By Lloyd Grove
The abrupt end of a beautiful friendship—nearly two decades of mutual admiration between struggling media entrepreneur Glenn Beck and his fired top executive, Christopher Balfe—has become a legal battle of ugly accusations that only promise to get uglier.
“Beck has driven [Mercury Radio Arts, Beck’s wholly owned private umbrella company] into the ground due to his own erratic behavior, excessive spending, and mismanagement,” Balfe alleges in a countersuit filed Monday afternoon in Dallas County, Texas, District Court—a response to Beck’s July 29 lawsuit accusing his former protégé of fraud, breach of contract, dereliction of duty and various other misdeeds.
A spokesman for Beck didn’t respond to a request for comment.
Balfe—whom Beck quietly fired in December 2014 while publicly lavishing praise—is demanding more than $3 million in deferred compensation and unpaid bonuses and legal fees, as well as unspecified “exemplary,” or punitive, damages.
Beck’s lawsuit—in which the official plaintiff is Mercury, parent company of Beck’s The Blaze—demands that Balfe, who was Mercury’s chief operating officer and The Blaze’s chief executive, return a portion of the $13 million he was paid from 2009 until his forced departure.
Balfe is pursuing a separate legal action claiming that Mercury and Beck are liable for his lawyer’s fees and must indemnify him from any monetary damages because of the laws of Delaware, where The Blaze is incorporated, and because The Blaze’s corporate bylaws protect officers of the company from lawsuits.
If Beck and Balfe can’t settle their disputes and their dueling lawsuits go forward, a take-no-prisoners discovery process could very well precede a full-blown jury trial that would undoubtedly air a mountain of dirty laundry.
Ironically, Balfe—who last year joined with several former Beck executives to launch their own digital media company, Red Seat Ventures—continues to own a slightly more than 10 percent stake in The Blaze.
“Balfe propelled Beck and Mercury on a meteoric rise to national prominence and delivered millions of dollars in profits to Beck and Mercury,” claims the complaint filed by the 38-year-old Balfe against his 52-year-old erstwhile mentor, for whom he started working as a 19-year-old computer geek in 1997, when Beck was a relatively unknown local radio host in Hamden, Connecticut.
Mercury Radio Arts responded to Balfe’s lawsuit in a statement: “So now the world is to believe that Glenn Beck would not be Glenn Beck without Mr. Balfe? Well, that’s not only comical but we look forward to presenting actual evidence that proves our position and makes a mockery of his.”
Balfe’s complaint, meanwhile, says: “Balfe tuned into Beck’s show daily. Beck often spoke about his recovery from his long journey with alcoholism and how he felt called to give back, particularly by creating a website for a charity he was starting—Family First. Even at 19 years old, Balfe was a skilled web designer. was building websites with advanced technology, such as live streaming. When Balfe learned Beck was doing a remote broadcast from a local coffee shop, he eagerly attended and offered Beck his help to make the website a reality.”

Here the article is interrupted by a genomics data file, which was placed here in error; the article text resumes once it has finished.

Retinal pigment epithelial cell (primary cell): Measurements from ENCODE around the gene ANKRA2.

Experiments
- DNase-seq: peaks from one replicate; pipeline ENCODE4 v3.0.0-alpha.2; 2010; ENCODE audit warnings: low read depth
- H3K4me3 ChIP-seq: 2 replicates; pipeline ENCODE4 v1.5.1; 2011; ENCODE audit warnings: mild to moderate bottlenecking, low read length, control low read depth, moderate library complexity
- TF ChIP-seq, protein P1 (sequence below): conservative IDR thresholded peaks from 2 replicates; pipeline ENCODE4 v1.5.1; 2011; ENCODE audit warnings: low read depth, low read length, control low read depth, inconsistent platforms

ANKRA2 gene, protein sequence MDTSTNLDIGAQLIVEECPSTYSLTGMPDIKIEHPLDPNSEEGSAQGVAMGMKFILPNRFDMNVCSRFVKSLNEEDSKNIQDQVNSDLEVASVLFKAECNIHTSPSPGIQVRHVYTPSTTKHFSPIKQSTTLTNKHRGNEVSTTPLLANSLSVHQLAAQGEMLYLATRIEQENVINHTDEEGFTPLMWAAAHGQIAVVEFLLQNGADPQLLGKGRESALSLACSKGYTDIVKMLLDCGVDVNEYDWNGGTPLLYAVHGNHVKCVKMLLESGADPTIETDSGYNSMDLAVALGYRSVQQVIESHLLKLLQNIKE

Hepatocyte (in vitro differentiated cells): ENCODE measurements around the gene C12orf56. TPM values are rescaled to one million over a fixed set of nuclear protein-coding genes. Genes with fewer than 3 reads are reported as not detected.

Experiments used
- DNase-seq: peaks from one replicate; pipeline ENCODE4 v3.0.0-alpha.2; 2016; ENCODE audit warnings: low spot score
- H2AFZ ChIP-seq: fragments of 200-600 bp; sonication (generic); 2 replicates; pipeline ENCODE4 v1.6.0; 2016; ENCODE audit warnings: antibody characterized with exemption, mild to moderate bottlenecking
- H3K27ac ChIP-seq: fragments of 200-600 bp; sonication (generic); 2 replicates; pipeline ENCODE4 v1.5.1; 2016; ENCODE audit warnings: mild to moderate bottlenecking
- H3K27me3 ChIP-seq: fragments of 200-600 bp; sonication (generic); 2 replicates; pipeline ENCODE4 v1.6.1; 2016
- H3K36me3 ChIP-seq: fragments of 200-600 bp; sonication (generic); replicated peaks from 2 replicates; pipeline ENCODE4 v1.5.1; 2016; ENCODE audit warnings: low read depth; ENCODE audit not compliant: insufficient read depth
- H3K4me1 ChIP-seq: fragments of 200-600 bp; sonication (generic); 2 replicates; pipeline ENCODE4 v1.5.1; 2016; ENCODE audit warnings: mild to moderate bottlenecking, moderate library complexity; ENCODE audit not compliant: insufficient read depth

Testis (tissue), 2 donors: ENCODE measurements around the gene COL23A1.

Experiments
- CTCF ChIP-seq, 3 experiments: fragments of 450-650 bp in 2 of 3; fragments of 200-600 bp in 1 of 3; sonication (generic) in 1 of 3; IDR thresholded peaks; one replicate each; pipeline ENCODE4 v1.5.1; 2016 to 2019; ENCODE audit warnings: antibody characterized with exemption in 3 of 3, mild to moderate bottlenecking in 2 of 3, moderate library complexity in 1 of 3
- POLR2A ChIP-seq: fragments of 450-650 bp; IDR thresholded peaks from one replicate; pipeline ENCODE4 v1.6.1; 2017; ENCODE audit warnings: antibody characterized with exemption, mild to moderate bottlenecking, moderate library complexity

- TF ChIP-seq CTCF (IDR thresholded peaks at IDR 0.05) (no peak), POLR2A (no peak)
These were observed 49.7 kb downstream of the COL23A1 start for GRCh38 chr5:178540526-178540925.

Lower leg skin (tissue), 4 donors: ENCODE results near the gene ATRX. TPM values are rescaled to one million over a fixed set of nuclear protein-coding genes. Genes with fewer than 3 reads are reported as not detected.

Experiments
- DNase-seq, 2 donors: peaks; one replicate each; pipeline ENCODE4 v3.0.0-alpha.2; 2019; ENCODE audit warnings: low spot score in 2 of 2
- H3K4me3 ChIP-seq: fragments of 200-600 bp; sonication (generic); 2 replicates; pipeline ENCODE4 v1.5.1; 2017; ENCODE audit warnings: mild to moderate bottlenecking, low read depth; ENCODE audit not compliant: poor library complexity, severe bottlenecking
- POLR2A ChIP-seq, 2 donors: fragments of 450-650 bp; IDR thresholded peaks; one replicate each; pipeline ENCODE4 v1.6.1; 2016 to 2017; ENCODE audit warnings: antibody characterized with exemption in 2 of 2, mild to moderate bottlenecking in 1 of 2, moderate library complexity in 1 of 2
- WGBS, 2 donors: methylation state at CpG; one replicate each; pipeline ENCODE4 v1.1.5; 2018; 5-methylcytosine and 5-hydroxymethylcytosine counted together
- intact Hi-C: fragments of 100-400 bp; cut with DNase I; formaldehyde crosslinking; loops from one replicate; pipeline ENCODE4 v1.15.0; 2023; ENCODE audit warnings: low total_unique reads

The lawsuit describes Balfe, who dropped out of the University of Connecticut and worked as a consultant before joining Beck’s enterprise fulltime in 2001, as a “close friend” who spoke at Beck’s 1999 wedding to his second wife, Tania.
“Nevertheless,” Balfe’s complaint alleges, “when Mercury later struggled due to Beck’s own erratic and reckless behavior, Beck suddenly fired Balfe with an unceremonious email. As before, Beck promised that Balfe would be taken care of in terms of a severance package commensurate with his long service, and that Balfe did not need to worry about Beck keeping his word because the two were close friends. Unfortunately, these promises proved hollow.”
Balfe’s lawsuit repeatedly acknowledges that he never had a written employment contract with Beck. “Claiming he was a man of his word,” it claims at one point, “Beck falsely and repeatedly promised Balfe that he did not need written contracts confirming their contractual agreements.”
Balfe’s complaint—which offers an epic narrative of Beck’s climb from “a morning radio DJ to a national superstar, appearing on the covers of Time, Forbes, and [New York Times] Magazine”—focuses on a more recent period in which “Beck’s behavior became increasingly erratic and he distanced himself from the company,” the lawsuit alleges.
Beck became obsessed with rebranding himself as an entertainment figure as opposed to a news personality, even though news is what had made Mercury millions,” it continues.
“Though Beck was known as a news personality, because of the backlash he had received from the major networks, Beck turned his back on the most lucrative part of his career, instead choosing to focus on entertainment.
“Beck began to refer to himself as Walt Disney and went so far as to paint ‘Walt’ above his door and ‘Roy’ above Balfe’s door,” the lawsuit goes on, in a reference to the entertainment legend’s older brother and business partner Roy Oliver Disney.
“Beck insisted his work with news be quashed, sometimes refusing to participate in a show entirely if it contained a news segment. He spent Mercury’s money developing films, planning amusement parks, and planning to reinvent the healthcare industry starting by building his own hospitals. In the summer of 2013, Beck even produced a live stage show called ‘Man in the Moon’ that cost over $2 million for a single night run.”
The lawsuit continues: “Beck also became suspicious of almost everyone. He began terminating employees, including those who had been with the company for more than a decade. Balfe navigated these terminations for Beck at his request, working hard to ensure that they did not result in the release of information that was embarrassing and potentially devastating for Beck’s brand.”
Read the rest here.